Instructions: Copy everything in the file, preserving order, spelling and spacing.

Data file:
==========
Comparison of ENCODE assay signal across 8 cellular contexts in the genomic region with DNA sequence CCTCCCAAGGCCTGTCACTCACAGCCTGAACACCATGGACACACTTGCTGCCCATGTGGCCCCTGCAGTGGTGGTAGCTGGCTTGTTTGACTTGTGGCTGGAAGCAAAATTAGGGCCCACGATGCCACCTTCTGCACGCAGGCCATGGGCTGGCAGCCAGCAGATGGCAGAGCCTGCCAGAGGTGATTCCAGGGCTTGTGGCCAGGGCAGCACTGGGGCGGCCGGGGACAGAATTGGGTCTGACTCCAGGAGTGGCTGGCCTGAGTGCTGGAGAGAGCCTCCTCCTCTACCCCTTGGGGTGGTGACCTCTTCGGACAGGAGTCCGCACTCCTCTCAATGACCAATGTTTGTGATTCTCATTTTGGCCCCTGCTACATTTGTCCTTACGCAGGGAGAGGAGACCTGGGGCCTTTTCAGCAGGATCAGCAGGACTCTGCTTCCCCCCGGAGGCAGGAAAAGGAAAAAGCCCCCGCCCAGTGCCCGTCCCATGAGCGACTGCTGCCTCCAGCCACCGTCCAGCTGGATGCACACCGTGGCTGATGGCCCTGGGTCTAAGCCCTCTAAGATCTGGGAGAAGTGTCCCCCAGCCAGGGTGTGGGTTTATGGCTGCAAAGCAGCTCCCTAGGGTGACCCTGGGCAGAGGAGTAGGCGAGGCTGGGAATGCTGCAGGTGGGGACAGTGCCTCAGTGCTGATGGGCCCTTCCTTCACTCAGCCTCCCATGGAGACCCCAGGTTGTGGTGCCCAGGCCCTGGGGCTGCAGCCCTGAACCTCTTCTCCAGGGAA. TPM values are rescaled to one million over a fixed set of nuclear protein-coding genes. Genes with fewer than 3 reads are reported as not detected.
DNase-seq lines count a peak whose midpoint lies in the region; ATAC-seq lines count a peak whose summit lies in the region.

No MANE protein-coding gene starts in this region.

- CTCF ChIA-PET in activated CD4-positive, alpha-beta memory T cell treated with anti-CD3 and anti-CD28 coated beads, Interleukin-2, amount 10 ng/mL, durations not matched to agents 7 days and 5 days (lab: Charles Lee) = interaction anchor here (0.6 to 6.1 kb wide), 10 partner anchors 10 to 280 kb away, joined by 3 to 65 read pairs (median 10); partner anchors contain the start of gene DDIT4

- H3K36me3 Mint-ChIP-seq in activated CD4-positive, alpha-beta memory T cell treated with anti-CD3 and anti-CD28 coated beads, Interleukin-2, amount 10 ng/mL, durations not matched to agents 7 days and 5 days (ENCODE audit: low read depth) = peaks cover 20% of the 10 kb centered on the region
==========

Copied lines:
Comparison of ENCODE assay signal across 8 cellular contexts in the genomic region with DNA sequence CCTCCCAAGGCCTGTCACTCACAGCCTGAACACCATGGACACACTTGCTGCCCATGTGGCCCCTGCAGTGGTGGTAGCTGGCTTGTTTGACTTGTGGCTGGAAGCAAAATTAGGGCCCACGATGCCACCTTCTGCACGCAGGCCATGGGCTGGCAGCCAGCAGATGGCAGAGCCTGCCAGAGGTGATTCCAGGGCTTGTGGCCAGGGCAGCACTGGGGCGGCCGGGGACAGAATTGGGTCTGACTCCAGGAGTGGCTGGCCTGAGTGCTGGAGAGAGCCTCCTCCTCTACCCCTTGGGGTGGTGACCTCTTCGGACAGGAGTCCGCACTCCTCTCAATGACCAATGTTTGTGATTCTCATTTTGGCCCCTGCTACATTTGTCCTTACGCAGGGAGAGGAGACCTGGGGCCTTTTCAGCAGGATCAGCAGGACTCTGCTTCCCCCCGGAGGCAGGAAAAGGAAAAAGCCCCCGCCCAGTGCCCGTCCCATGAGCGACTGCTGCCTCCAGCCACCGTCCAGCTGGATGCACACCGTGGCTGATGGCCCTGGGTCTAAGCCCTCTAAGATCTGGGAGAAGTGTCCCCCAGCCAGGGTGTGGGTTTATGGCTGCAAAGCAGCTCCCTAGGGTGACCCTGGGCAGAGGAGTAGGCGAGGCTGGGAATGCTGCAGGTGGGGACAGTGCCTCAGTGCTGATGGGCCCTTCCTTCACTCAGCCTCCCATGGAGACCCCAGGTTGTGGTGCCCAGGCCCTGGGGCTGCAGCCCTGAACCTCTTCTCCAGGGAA. TPM values are rescaled to one million over a fixed set of nuclear protein-coding genes. Genes with fewer than 3 reads are reported as not detected.
DNase-seq lines count a peak whose midpoint lies in the region; ATAC-seq lines count a peak whose summit lies in the region.

No MANE protein-coding gene starts in this region.

- CTCF ChIA-PET in activated CD4-positive, alpha-beta memory T cell treated with anti-CD3 and anti-CD28 coated beads, Interleukin-2, amount 10 ng/mL, durations not matched to agents 7 days and 5 days (lab: Charles Lee) = interaction anchor here (0.6 to 6.1 kb wide), 10 partner anchors 10 to 280 kb away, joined by 3 to 65 read pairs (median 10); partner anchors contain the start of gene DDIT4

- H3K36me3 Mint-ChIP-seq in activated CD4-positive, alpha-beta memory T cell treated with anti-CD3 and anti-CD28 coated beads, Interleukin-2, amount 10 ng/mL, durations not matched to agents 7 days and 5 days (ENCODE audit: low read depth) = peaks cover 20% of the 10 kb centered on the region